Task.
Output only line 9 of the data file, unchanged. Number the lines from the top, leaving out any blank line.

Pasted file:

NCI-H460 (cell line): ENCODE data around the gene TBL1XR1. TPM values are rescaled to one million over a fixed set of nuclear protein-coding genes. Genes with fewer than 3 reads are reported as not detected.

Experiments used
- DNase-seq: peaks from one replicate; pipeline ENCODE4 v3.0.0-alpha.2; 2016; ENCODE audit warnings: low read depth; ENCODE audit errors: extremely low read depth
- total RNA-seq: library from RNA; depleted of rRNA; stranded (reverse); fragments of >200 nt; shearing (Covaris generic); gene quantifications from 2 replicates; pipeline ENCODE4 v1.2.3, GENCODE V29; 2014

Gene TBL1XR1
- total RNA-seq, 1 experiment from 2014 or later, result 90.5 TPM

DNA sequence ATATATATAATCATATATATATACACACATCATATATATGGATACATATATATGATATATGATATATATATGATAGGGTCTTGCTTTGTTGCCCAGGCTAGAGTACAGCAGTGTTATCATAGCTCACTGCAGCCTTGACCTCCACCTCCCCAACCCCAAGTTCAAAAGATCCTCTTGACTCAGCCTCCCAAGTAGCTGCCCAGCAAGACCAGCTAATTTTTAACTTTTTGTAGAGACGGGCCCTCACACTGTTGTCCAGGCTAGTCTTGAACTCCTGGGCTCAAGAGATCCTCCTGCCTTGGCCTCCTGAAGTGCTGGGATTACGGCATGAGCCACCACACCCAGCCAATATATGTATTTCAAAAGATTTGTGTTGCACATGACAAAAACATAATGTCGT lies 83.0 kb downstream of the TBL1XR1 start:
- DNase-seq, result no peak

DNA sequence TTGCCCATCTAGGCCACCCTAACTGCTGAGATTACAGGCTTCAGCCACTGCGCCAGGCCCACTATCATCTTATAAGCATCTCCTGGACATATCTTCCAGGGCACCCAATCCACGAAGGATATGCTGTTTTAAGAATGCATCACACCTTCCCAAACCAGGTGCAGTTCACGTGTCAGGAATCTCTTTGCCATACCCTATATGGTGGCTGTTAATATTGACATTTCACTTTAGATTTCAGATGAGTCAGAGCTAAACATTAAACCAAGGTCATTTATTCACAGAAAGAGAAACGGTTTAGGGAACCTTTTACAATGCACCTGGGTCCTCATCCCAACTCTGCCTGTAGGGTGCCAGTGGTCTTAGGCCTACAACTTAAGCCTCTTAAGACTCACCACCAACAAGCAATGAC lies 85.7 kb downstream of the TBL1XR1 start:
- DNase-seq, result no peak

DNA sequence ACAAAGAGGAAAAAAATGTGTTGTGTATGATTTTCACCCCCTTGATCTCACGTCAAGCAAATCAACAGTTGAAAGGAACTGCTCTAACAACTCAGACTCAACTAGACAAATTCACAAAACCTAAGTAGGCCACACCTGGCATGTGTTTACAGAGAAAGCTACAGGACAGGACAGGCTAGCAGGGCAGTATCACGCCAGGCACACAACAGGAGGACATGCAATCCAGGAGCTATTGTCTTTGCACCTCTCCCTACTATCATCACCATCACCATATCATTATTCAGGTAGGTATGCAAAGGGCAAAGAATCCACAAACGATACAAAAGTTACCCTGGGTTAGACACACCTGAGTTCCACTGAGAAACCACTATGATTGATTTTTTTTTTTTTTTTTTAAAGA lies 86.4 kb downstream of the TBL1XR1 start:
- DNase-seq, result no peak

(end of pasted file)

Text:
DNA sequence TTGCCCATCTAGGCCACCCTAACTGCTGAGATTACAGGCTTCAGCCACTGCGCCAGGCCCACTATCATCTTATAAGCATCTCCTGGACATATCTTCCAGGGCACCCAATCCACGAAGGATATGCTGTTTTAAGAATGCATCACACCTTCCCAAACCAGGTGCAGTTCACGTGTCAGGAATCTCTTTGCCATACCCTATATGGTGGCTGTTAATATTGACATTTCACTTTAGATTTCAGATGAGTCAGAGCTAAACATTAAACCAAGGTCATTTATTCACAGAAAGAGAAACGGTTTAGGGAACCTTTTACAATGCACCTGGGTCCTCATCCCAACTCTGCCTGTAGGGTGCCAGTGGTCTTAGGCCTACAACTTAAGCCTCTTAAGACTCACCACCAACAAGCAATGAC lies 85.7 kb downstream of the TBL1XR1 start: